The California spotted owl, a relative of the local northern spotted owl, isn’t going to be listed as an endangered species.
The U.S. Fish and Wildlife Service announced in a news release last Thursday the owl doesn’t require protection under the Endangered Species Act because it continues to inhabit its historic range and isn’t in danger of extinction throughout all or a large part of that range.
California spotted owls live in older forests, feed on small mammals, and nest mostly in tree cavities instead of building nests of their own, according to the service. They’re one of three subspecies of spotted owl, the other two being the northern spotted owl and the Mexican spotted owl.
The California spotted owl’s range extends from Shasta County to Kern County along the western Sierra Nevada mountain range, transitioning into the range of the northern spotted owl, which is listed as threatened, the farther north one travels.
Meghan Snow, spokesperson with the U.S. Fish and Wildlife Service, said the service is “optimistic about the actions being taken to protect spotted owl habitat.”
The main threats to the spotted owl are “large-scale, high severity fire; increased tree mortality; drought; effects of climate change; and the invasion of the barred owls into the California spotted owl’s range,” according to the service’s 12-month finding for the spotted owl.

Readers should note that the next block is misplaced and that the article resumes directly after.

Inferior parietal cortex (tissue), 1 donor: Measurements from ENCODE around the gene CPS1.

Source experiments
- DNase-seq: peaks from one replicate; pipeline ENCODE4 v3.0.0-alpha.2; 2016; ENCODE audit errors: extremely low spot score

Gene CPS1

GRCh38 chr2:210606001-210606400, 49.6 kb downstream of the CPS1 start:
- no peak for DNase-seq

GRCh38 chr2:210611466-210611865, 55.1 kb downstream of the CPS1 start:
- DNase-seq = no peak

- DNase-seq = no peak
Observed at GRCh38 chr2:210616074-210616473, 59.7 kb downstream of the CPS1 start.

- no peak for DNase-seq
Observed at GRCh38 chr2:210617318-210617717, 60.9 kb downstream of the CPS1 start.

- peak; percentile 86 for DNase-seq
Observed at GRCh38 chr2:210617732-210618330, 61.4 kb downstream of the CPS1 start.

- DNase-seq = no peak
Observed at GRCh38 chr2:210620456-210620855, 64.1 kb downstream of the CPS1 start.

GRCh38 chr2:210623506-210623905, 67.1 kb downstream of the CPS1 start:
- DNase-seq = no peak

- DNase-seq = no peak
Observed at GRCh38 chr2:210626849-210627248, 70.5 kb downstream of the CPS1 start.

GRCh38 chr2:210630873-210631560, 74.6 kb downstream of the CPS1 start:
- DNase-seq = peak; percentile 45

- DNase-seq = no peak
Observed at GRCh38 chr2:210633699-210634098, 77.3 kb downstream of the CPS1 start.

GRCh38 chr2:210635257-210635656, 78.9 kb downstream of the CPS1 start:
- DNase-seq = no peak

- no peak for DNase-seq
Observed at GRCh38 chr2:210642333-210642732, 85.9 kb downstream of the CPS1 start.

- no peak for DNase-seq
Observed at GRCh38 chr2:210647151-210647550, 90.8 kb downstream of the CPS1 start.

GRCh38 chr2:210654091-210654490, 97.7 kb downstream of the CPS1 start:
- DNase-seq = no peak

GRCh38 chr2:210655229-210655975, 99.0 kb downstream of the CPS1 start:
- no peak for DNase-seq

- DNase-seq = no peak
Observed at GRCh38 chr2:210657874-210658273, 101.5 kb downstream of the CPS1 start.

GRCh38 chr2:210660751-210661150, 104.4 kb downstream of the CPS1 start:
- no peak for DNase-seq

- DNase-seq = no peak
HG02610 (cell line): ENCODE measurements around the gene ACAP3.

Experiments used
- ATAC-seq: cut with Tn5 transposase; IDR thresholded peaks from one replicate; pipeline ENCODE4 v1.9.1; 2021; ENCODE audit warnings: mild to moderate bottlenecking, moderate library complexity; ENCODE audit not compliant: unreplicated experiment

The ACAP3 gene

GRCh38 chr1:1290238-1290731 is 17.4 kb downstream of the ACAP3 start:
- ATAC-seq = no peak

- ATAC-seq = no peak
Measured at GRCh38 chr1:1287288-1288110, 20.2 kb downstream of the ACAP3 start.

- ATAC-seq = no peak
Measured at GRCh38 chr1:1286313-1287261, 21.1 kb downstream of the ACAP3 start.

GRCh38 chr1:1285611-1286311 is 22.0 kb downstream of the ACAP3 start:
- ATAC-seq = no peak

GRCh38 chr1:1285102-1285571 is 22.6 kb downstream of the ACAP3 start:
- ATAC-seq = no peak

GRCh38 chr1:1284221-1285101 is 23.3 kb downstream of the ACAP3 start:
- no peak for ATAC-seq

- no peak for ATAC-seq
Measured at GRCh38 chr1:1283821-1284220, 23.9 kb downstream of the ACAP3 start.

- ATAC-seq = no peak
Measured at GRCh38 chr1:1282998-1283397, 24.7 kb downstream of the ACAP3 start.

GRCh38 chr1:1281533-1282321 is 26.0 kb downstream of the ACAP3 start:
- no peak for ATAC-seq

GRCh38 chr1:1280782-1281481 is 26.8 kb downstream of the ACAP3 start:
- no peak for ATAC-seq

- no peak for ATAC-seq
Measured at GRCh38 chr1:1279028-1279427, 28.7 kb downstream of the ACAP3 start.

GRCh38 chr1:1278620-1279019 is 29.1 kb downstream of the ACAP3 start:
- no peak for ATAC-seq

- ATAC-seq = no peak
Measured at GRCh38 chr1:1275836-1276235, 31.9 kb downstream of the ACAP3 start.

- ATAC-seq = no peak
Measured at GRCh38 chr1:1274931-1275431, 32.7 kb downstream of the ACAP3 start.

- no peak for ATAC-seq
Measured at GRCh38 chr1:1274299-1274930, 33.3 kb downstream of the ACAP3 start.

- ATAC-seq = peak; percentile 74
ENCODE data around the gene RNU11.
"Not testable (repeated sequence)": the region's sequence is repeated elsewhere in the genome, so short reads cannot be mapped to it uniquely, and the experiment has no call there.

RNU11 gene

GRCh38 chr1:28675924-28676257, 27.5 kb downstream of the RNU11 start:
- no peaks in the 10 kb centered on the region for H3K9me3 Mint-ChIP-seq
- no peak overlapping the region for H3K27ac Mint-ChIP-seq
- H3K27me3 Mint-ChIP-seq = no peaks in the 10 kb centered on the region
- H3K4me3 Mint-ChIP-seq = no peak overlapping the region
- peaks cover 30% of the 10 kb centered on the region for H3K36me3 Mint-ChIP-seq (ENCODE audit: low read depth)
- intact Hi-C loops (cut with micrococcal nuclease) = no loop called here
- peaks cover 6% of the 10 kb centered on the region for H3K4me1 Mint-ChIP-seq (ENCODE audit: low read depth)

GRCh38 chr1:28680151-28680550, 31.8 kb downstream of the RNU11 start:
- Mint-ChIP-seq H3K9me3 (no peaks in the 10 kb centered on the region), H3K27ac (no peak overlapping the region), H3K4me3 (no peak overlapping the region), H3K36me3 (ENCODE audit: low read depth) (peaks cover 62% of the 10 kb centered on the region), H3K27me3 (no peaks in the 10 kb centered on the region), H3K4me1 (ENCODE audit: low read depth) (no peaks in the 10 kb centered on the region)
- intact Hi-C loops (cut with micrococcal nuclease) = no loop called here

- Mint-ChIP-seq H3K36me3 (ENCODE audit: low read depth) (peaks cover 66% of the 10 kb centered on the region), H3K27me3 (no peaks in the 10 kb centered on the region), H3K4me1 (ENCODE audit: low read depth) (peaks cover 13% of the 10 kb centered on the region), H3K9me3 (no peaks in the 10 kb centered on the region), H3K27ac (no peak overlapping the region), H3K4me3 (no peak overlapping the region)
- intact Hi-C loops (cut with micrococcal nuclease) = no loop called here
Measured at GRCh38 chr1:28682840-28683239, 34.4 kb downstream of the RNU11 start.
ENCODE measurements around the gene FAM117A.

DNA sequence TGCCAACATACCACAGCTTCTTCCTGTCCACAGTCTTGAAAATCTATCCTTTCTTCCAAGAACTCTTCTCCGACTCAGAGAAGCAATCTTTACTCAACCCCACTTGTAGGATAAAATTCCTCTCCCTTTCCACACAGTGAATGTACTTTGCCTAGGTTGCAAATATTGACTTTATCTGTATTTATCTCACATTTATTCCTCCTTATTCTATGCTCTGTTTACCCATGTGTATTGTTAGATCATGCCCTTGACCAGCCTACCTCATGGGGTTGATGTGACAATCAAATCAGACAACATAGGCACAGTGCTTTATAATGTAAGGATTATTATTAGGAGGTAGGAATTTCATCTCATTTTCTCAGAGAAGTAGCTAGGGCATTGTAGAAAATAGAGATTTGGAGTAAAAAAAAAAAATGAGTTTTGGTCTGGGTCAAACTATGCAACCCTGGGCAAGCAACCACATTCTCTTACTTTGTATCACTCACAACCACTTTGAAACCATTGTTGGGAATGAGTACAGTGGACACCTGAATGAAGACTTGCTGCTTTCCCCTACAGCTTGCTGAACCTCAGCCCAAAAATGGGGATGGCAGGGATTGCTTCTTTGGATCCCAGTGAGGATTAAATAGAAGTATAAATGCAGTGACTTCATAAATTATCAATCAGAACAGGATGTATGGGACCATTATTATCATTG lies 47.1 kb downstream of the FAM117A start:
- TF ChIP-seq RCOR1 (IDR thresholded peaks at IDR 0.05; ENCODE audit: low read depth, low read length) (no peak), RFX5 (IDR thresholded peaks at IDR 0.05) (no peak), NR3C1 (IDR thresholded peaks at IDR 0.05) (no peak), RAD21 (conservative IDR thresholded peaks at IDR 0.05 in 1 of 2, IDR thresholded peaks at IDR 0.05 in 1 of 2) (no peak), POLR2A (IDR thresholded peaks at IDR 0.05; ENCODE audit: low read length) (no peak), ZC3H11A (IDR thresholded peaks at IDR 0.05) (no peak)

The finding states that some of those factors, such as drought, tree mortality and the effects of climate change, can’t be addressed through conservation efforts.
“For the California spotted owl, wildfire is the biggest threat to their population,” Snow said.
Mechanical thinning is being used to reduce catastrophic wildfire risk, according to the findings. Snow said logging company Sierra Pacific Industries and the U.S. Forest Service are working together to further reduce the risk.
Barred owls are being killed to keep them from competing with the California spotted owl, as well, according to the findings.
There is an experimental barred owl removal program happening in the Hoopa area for the benefit of the northern spotted owl. A similar barred owl removal program by Green Diamond Resource Company showed good results, said Tom Wheeler, director of the Environmental Protection Information Center in Arcata, though the results from Hoopa are inconsistent with those results.
“There is an interesting ethical angle or dilemma in this,” Wheeler said. “Are we playing God?”
Though Wheeler said he’s not personally opposed to barred owl removal because it’s a necessary step to undo previous mismanagement of the forest.
Without those efforts, Wheeler said the California spotted owl would “probably suffer the same fate (as the northern spotted owl) from barred owl encroachment.”
Sonia Waraich can be reached at 707-441-0506.